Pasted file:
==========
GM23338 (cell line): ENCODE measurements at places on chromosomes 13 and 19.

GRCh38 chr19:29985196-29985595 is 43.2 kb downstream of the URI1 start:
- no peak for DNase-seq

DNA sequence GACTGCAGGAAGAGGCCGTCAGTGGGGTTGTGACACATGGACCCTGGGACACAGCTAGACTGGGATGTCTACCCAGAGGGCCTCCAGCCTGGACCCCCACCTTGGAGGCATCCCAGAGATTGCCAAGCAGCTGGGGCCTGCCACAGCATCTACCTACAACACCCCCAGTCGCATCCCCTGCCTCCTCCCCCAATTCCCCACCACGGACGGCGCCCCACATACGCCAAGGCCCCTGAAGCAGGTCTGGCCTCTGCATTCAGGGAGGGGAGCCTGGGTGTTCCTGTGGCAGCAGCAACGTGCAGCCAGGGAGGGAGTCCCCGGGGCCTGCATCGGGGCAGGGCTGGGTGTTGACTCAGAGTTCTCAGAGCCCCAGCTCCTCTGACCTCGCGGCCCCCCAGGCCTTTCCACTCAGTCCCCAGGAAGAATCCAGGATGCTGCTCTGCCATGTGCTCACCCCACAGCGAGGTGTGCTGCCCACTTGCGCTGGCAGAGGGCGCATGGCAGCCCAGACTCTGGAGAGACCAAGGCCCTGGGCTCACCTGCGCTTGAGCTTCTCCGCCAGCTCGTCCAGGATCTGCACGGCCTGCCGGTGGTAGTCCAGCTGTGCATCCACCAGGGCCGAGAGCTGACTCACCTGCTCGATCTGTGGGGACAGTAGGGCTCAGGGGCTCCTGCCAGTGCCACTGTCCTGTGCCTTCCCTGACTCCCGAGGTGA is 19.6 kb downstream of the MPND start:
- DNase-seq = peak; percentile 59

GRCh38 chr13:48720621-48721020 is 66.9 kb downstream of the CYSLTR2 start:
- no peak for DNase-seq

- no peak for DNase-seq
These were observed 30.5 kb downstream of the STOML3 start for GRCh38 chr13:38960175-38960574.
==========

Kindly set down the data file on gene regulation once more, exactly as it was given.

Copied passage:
GM23338 (cell line): ENCODE measurements at places on chromosomes 13 and 19.

GRCh38 chr19:29985196-29985595 is 43.2 kb downstream of the URI1 start:
- no peak for DNase-seq

DNA sequence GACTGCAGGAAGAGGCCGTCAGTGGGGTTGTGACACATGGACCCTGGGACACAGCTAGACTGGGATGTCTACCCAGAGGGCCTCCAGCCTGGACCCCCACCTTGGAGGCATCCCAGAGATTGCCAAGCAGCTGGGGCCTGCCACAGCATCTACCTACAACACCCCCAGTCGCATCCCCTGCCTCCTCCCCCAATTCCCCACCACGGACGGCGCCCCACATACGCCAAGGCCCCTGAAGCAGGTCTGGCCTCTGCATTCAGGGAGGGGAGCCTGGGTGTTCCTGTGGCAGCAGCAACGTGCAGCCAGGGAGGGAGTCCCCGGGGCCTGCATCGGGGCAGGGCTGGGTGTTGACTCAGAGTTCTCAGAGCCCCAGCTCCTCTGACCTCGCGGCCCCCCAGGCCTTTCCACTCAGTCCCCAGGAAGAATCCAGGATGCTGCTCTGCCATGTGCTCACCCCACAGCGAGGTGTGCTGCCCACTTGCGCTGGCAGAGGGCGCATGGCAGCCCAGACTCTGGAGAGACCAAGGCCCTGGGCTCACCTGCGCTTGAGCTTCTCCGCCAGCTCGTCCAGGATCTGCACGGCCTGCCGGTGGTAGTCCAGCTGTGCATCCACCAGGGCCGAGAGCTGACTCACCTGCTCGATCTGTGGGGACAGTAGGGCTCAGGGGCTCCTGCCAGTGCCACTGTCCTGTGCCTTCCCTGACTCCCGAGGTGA is 19.6 kb downstream of the MPND start:
- DNase-seq = peak; percentile 59

GRCh38 chr13:48720621-48721020 is 66.9 kb downstream of the CYSLTR2 start:
- no peak for DNase-seq

- no peak for DNase-seq
These were observed 30.5 kb downstream of the STOML3 start for GRCh38 chr13:38960175-38960574.